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A week with Model X - Owner Review

Discussion in 'Model X' started by abikepeddler, Jan 15, 2017.

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  1. abikepeddler

    abikepeddler Member

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    It's been one week since we received our Tesla Model X 75D and I wanted to give back to this community in the hope it might help someone else thinking about such a purchase. Let me preface this review by saying upfront that this owner review is coming from a true, gritty car nut. I spend nearly every weekend at local cars shows, planning my next car purchase or wrenching on one of the cars in our stable. I speak fluent car: "Columbo V12", "Killer B's", "4AGZE"... My ideal car has big horsepower, a manual transmission, defeatable traction control, and cargo capacity. So my take on the Model X is coming from a bit of a different angle then some I suppose. I do not have any allegiance to any car brand or country of origin and find fault with nearly every car as, like people, none are perfect. I am 50 years old and by my count the Model X is the 86th car I have owned.

    Our Model X was delivered to our home January 7th of 2017, some 319 days after we ordered. We have never bought a car of this expense so the 10 1/2 month delay in getting the car was both a blessing as well as.. well.. a blessing. It allowed us time to both prepare for the car from a at-home infrastructure standpoint (set up charging) but also gave us extra time to save even more money towards its purchase and to buy needed accessories online. I was not really anxious to get the car until the very end of 2016 when I realized that the $7500 Fed Income Tax credit would not be applicable to the 2016 tax year if we did not take delivery by years end. (Our tax accountant worked with our DS and together we developed a work around and were able to apply the tax credit to the 2016 tax year even though the car arrived in 2017.) The delay in ownership also allowed us to lease a 2016 Kia Soul EV+ electric car to MAKE SURE we really wanted to commit to buying a $100,000 electric SUV thing with doors that went to the sky and had all the reported issues that the Model X had at launch. By the way, the gap between the Model X and the Soul EV is a lot narrower then you might think. I have written up a comparison between the two here: Model X 75D vs Kia Soul EV+ Owner Review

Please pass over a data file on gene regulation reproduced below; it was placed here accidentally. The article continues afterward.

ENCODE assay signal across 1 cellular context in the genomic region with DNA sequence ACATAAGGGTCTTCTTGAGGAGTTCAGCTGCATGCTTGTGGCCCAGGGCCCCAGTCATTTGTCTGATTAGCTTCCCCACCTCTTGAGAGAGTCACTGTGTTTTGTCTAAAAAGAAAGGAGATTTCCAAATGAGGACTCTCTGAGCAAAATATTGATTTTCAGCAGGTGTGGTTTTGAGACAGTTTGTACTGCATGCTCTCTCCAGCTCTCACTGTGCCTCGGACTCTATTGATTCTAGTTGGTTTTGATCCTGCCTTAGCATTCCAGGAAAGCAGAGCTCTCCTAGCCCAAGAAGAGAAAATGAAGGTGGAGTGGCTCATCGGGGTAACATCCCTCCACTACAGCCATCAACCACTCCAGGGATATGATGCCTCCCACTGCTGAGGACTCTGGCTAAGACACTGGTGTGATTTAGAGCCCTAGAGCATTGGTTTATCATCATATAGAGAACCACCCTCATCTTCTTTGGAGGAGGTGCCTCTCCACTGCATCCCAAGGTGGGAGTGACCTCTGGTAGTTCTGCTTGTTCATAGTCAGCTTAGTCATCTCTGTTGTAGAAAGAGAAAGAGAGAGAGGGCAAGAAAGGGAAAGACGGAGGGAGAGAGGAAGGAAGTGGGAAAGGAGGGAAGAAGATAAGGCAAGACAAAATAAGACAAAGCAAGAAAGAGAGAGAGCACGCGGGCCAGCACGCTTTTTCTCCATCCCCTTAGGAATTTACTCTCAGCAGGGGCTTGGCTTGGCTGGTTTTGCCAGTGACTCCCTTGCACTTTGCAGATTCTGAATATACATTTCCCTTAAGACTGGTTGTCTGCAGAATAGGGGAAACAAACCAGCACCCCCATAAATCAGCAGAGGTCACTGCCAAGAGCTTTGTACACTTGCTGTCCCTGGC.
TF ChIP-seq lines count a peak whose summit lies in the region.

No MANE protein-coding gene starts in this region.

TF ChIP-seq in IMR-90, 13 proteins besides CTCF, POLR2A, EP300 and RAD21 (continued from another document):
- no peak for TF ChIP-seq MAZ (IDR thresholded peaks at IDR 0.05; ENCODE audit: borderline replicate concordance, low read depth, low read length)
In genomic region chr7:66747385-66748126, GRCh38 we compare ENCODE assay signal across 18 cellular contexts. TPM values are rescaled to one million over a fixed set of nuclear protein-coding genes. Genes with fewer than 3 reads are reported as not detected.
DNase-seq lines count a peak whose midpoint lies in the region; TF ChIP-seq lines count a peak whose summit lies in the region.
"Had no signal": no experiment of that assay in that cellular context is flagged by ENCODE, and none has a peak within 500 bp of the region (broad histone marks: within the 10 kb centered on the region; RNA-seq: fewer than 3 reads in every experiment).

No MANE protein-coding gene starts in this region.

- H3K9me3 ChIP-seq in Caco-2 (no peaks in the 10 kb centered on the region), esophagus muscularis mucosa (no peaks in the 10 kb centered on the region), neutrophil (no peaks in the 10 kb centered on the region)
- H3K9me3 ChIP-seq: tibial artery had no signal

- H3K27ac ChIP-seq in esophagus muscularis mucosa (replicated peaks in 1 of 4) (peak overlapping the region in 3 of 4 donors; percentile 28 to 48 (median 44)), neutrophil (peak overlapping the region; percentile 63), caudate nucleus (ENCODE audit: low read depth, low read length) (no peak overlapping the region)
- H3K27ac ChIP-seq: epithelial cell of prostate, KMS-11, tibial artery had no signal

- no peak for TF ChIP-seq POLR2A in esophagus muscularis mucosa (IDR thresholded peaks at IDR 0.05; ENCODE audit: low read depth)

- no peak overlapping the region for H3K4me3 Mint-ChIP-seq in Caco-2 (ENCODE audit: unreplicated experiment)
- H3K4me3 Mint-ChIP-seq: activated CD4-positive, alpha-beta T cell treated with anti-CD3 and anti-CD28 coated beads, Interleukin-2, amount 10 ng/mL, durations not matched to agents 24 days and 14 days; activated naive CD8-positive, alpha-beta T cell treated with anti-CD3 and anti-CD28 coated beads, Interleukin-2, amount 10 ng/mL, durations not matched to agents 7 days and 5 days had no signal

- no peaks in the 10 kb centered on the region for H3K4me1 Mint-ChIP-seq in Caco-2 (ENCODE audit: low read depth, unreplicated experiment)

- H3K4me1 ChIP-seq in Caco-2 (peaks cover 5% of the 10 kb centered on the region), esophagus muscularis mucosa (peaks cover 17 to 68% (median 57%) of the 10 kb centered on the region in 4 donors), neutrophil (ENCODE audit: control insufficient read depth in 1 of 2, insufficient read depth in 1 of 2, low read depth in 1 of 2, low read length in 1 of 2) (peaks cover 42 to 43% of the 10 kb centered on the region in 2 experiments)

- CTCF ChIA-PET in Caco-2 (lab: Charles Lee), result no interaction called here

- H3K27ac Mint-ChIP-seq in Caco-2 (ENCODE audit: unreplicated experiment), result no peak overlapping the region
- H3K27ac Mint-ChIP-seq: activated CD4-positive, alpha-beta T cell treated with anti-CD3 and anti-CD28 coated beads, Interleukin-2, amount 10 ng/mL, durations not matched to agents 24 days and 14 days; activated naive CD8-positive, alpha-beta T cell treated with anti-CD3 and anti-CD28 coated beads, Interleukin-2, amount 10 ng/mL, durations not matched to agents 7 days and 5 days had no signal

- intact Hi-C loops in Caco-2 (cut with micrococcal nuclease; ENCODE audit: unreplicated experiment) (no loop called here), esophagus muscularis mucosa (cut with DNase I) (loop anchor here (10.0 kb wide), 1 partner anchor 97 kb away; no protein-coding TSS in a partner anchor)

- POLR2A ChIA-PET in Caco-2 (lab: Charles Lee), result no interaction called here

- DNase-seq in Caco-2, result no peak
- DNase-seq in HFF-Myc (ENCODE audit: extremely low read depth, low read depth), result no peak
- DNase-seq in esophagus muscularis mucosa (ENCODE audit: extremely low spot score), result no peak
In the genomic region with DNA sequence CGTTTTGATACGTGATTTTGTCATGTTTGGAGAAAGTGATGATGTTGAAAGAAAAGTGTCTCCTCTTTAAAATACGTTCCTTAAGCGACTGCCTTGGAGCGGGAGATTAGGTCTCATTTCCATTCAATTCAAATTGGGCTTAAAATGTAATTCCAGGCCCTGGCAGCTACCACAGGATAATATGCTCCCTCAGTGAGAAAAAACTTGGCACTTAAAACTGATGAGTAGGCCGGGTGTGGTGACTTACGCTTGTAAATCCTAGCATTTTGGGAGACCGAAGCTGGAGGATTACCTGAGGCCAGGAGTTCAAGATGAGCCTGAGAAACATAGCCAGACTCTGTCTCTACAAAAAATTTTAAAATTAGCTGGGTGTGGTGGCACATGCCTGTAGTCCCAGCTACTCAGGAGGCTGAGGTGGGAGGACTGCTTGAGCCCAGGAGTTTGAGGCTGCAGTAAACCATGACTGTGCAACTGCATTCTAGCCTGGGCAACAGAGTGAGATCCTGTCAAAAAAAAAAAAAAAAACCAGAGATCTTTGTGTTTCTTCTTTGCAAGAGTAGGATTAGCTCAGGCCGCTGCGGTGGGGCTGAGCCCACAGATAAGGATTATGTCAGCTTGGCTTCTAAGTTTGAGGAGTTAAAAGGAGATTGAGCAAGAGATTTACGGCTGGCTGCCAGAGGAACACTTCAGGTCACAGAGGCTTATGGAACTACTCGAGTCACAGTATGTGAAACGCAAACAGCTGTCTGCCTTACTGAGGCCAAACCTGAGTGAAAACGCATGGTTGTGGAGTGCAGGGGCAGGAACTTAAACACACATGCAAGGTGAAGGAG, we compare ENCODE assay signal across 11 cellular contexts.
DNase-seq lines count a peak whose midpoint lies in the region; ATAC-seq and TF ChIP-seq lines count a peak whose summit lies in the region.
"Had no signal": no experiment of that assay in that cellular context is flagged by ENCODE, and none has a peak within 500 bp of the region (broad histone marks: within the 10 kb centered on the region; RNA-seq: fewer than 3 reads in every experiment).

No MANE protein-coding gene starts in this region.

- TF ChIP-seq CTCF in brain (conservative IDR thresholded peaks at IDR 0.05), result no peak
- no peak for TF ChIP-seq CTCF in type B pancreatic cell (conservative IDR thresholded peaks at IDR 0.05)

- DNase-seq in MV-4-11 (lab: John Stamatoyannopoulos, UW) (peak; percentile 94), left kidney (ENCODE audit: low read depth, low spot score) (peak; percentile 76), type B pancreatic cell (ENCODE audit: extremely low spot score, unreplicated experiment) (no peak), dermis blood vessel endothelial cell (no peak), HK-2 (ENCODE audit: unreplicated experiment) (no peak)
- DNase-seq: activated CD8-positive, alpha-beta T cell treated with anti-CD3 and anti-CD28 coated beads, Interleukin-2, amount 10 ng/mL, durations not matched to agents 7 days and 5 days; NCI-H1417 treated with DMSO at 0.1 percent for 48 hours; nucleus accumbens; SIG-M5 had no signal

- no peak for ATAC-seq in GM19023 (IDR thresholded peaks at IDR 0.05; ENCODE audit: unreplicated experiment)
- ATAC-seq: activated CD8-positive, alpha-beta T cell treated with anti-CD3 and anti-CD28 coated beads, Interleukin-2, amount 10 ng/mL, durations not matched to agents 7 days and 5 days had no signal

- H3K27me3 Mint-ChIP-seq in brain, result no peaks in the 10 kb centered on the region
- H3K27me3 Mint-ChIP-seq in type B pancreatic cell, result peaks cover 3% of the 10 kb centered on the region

The Model X was delivered to us after the car carrier it was on reportedly received two flat tires which delayed the cars arrival into the early evening. A Tesla Delivery Specialist arrived in conjunction with the car and walked us through the basics but because we had a dinner engagement that night we were sort of thrown to the wolves. With 75% showing on the battery display we just sort of drove off into the abyss. The funny part is the next day, at the crack of dawn, my wife took the Model X to a high school sports function some 100 miles away and didn't return until that evening and the following day, due to my schedule, I again did not see the car in the daylight. It wasn't until day 3 that I was actually able to see the car in the daylight to inspect it for Falcon Wing Door alignment and general fit and finish.